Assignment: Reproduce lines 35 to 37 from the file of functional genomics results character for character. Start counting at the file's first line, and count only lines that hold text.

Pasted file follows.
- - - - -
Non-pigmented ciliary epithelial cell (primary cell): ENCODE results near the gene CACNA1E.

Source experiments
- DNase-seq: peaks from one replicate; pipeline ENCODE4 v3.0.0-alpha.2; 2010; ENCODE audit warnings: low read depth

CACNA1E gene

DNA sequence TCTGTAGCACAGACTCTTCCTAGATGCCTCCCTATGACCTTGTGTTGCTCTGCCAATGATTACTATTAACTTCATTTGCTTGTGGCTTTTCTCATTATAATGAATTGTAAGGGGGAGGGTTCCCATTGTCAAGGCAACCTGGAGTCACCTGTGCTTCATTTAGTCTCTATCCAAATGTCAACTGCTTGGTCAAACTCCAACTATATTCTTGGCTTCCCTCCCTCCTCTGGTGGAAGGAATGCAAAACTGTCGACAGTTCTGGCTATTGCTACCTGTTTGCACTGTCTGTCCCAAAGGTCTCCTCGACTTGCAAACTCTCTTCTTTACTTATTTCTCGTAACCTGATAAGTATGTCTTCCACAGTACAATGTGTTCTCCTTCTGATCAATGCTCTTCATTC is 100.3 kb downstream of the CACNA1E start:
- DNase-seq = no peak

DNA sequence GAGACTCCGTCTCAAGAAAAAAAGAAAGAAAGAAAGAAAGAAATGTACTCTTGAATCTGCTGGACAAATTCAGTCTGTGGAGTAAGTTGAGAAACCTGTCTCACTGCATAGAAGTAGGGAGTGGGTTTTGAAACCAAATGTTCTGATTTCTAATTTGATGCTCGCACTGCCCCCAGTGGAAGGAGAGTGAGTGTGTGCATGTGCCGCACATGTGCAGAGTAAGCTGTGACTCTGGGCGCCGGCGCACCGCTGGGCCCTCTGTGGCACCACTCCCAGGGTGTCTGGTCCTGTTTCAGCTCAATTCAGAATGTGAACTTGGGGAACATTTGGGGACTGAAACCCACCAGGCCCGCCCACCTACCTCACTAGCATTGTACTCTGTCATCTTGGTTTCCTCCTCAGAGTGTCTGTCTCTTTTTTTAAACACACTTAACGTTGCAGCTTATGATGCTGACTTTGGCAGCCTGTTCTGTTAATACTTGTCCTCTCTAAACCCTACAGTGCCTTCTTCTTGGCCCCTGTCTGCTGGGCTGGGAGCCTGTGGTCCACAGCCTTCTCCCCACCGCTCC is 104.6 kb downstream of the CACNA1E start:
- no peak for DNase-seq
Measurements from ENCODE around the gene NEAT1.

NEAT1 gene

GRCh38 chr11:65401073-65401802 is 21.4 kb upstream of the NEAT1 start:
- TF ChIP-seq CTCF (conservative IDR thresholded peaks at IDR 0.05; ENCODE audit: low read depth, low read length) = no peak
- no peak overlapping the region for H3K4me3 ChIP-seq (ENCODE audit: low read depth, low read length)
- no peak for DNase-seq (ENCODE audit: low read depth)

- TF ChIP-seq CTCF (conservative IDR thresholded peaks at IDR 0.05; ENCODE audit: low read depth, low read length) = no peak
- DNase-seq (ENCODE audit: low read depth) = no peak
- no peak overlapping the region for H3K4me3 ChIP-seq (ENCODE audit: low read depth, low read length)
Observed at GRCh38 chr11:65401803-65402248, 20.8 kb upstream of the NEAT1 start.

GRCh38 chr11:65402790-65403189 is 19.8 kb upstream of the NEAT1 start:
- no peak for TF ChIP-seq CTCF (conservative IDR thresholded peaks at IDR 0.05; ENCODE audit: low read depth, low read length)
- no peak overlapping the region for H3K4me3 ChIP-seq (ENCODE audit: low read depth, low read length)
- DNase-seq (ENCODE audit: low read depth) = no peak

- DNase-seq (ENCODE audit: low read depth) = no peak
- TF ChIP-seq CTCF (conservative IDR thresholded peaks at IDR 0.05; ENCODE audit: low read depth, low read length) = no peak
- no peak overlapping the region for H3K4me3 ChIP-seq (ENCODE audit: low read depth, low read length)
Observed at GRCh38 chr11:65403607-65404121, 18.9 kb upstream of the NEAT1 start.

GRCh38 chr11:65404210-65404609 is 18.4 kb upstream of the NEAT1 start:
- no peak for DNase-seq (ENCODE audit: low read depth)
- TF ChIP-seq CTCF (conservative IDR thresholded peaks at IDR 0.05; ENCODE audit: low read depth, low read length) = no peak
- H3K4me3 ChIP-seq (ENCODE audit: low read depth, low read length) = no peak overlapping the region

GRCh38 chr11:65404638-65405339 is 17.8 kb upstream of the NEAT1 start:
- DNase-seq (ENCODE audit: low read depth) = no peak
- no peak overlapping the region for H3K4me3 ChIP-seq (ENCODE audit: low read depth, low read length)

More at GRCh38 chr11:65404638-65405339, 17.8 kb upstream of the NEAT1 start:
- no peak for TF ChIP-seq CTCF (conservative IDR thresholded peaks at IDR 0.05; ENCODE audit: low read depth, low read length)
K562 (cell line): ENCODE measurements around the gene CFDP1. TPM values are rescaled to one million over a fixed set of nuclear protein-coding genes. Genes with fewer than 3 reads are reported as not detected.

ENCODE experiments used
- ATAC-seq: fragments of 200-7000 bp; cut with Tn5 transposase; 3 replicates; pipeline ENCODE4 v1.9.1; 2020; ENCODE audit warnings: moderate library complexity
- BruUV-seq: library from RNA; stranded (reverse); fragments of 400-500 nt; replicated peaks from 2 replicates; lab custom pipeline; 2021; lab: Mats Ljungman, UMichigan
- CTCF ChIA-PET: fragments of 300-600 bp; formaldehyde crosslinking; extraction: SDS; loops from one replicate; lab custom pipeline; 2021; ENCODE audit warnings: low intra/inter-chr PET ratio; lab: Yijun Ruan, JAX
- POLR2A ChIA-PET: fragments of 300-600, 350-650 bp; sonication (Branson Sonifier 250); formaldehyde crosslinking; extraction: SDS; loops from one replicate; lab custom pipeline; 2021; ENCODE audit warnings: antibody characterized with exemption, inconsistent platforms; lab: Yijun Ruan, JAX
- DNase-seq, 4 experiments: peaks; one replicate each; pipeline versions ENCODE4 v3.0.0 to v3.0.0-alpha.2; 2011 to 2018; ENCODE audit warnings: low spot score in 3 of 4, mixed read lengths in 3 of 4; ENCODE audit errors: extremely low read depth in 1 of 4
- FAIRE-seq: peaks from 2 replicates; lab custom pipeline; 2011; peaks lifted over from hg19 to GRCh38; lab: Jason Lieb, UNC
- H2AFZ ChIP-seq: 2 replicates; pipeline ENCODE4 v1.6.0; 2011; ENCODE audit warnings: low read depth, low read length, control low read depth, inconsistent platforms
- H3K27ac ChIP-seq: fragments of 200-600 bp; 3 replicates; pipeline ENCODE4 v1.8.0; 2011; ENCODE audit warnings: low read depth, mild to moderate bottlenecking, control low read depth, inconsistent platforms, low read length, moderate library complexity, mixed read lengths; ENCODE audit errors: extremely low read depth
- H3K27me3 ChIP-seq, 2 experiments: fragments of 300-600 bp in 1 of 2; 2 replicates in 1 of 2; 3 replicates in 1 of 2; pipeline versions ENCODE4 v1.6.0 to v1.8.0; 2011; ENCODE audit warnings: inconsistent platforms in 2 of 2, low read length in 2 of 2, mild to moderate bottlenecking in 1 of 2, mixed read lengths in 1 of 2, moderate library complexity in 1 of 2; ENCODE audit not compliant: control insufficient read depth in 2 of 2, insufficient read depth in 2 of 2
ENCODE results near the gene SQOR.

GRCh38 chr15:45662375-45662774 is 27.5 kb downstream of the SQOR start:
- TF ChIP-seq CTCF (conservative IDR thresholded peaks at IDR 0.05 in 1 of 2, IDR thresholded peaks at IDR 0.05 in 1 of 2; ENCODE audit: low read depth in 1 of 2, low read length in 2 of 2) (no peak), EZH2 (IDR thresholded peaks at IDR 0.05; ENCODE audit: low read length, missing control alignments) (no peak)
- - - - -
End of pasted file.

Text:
- no peak for TF ChIP-seq CTCF (conservative IDR thresholded peaks at IDR 0.05; ENCODE audit: low read depth, low read length)
K562 (cell line): ENCODE measurements around the gene CFDP1. TPM values are rescaled to one million over a fixed set of nuclear protein-coding genes. Genes with fewer than 3 reads are reported as not detected.

ENCODE experiments used